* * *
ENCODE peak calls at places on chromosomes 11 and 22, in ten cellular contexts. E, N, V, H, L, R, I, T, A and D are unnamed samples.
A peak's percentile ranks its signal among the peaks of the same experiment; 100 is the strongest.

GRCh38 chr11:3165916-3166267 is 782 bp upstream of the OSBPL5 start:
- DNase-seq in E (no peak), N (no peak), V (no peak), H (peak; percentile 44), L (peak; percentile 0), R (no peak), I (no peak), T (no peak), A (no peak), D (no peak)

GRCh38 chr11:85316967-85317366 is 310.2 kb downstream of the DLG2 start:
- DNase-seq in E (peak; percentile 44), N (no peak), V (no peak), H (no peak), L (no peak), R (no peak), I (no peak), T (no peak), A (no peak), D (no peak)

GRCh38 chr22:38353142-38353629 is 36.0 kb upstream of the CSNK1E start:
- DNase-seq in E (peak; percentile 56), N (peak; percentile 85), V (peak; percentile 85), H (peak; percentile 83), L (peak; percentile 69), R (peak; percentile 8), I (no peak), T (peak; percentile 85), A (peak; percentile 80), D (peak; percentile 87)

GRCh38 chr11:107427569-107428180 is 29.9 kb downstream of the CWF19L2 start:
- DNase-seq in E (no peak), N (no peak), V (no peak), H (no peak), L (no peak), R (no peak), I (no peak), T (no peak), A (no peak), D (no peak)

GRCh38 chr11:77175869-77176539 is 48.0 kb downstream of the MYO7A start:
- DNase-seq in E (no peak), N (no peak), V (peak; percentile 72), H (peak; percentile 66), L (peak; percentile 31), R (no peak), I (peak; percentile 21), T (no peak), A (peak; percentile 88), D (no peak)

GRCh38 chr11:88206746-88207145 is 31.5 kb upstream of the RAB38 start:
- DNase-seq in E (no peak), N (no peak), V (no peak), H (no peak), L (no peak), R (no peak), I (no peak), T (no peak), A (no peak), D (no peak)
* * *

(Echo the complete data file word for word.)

ENCODE peak calls at places on chromosomes 11 and 22, in ten cellular contexts. E, N, V, H, L, R, I, T, A and D are unnamed samples.
A peak's percentile ranks its signal among the peaks of the same experiment; 100 is the strongest.

GRCh38 chr11:3165916-3166267 is 782 bp upstream of the OSBPL5 start:
- DNase-seq in E (no peak), N (no peak), V (no peak), H (peak; percentile 44), L (peak; percentile 0), R (no peak), I (no peak), T (no peak), A (no peak), D (no peak)

GRCh38 chr11:85316967-85317366 is 310.2 kb downstream of the DLG2 start:
- DNase-seq in E (peak; percentile 44), N (no peak), V (no peak), H (no peak), L (no peak), R (no peak), I (no peak), T (no peak), A (no peak), D (no peak)

GRCh38 chr22:38353142-38353629 is 36.0 kb upstream of the CSNK1E start:
- DNase-seq in E (peak; percentile 56), N (peak; percentile 85), V (peak; percentile 85), H (peak; percentile 83), L (peak; percentile 69), R (peak; percentile 8), I (no peak), T (peak; percentile 85), A (peak; percentile 80), D (peak; percentile 87)

GRCh38 chr11:107427569-107428180 is 29.9 kb downstream of the CWF19L2 start:
- DNase-seq in E (no peak), N (no peak), V (no peak), H (no peak), L (no peak), R (no peak), I (no peak), T (no peak), A (no peak), D (no peak)

GRCh38 chr11:77175869-77176539 is 48.0 kb downstream of the MYO7A start:
- DNase-seq in E (no peak), N (no peak), V (peak; percentile 72), H (peak; percentile 66), L (peak; percentile 31), R (no peak), I (peak; percentile 21), T (no peak), A (peak; percentile 88), D (no peak)

GRCh38 chr11:88206746-88207145 is 31.5 kb upstream of the RAB38 start:
- DNase-seq in E (no peak), N (no peak), V (no peak), H (no peak), L (no peak), R (no peak), I (no peak), T (no peak), A (no peak), D (no peak)